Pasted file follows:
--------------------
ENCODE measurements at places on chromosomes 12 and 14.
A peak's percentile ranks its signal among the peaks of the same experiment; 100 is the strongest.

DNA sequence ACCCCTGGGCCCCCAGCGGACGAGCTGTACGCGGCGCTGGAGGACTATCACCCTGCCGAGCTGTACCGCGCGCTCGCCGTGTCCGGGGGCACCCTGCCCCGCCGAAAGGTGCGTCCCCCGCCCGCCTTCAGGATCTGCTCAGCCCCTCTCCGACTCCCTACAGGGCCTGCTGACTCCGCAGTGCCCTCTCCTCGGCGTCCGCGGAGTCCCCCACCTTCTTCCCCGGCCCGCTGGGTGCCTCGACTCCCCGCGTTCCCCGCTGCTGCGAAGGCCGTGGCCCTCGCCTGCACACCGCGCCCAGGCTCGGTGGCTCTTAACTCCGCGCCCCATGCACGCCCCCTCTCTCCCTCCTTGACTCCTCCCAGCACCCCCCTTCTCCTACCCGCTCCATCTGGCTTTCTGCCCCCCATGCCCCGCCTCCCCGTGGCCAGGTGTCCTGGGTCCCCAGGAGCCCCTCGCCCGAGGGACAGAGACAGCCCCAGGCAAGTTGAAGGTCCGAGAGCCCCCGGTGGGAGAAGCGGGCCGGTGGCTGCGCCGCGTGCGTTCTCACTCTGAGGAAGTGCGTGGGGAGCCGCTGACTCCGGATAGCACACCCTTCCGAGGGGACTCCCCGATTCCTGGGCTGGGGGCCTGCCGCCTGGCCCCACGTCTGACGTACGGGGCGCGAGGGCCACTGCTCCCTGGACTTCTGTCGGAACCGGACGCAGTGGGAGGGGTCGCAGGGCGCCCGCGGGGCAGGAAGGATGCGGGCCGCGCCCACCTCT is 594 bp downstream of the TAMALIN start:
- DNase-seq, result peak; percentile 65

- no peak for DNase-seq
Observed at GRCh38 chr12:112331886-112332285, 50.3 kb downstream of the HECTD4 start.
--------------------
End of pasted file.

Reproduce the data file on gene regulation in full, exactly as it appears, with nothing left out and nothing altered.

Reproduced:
ENCODE measurements at places on chromosomes 12 and 14.
A peak's percentile ranks its signal among the peaks of the same experiment; 100 is the strongest.

DNA sequence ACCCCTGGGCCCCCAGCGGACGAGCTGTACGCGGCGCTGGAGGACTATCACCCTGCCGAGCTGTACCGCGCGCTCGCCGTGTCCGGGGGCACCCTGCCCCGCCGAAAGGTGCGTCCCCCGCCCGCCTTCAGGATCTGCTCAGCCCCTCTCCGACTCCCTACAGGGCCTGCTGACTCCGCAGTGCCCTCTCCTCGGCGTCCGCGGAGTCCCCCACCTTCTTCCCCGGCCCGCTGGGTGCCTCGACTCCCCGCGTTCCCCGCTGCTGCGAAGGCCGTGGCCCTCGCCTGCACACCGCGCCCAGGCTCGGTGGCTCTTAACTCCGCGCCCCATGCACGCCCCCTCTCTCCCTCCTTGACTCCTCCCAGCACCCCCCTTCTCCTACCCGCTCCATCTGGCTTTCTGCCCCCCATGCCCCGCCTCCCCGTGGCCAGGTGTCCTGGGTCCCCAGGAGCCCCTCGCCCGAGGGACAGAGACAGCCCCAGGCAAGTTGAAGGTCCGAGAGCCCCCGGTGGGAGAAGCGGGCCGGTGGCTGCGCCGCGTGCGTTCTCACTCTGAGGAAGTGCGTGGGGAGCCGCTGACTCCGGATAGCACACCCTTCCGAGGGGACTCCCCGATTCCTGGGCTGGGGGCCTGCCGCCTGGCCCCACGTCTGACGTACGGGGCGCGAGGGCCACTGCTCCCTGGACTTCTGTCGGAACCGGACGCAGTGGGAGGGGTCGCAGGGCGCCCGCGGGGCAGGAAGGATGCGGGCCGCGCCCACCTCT is 594 bp downstream of the TAMALIN start:
- DNase-seq, result peak; percentile 65

- no peak for DNase-seq
Observed at GRCh38 chr12:112331886-112332285, 50.3 kb downstream of the HECTD4 start.